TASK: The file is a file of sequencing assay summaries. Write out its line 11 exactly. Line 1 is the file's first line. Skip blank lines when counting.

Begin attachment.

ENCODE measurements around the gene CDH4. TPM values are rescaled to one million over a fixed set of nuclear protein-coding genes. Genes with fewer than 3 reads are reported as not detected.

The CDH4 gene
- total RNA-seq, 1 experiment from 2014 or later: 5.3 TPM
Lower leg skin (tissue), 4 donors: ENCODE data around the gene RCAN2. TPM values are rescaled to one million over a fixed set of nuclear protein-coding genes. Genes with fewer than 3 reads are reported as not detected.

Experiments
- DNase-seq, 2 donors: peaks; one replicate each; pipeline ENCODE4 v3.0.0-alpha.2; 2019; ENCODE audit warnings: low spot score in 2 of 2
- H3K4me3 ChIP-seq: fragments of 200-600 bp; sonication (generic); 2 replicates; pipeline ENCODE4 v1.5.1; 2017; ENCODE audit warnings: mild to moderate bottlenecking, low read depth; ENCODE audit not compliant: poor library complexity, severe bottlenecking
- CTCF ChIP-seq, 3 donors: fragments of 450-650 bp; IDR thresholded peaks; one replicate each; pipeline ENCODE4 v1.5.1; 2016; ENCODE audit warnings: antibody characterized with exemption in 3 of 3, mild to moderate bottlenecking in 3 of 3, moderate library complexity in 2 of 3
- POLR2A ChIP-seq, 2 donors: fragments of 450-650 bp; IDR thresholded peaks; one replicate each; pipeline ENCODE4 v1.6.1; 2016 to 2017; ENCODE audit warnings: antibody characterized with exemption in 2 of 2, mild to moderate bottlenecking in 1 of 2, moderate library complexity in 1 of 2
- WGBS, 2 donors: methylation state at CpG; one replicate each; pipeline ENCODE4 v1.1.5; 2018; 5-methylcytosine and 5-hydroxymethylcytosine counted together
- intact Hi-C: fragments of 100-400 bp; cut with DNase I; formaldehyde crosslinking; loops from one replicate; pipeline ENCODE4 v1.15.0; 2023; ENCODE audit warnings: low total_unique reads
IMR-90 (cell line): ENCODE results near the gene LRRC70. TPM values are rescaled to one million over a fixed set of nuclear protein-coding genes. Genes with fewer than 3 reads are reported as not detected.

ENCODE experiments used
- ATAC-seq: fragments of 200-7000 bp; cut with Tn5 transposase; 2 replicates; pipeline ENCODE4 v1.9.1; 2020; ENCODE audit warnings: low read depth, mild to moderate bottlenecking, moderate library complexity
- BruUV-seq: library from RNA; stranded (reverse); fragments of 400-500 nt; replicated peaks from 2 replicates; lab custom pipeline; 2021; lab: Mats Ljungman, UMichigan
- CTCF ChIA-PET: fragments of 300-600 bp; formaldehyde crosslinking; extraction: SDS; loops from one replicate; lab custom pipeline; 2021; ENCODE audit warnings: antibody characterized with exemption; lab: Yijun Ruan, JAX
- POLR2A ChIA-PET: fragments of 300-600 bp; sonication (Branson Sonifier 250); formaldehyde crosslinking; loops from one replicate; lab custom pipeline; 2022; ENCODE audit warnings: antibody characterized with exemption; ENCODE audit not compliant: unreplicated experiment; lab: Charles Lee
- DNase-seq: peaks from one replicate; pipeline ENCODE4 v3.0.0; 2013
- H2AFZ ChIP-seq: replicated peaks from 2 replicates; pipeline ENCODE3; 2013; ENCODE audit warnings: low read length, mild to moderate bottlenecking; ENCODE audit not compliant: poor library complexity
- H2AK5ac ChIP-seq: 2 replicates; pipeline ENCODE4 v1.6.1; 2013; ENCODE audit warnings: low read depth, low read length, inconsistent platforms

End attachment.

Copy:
- intact Hi-C: fragments of 100-400 bp; cut with DNase I; formaldehyde crosslinking; loops from one replicate; pipeline ENCODE4 v1.15.0; 2023; ENCODE audit warnings: low total_unique reads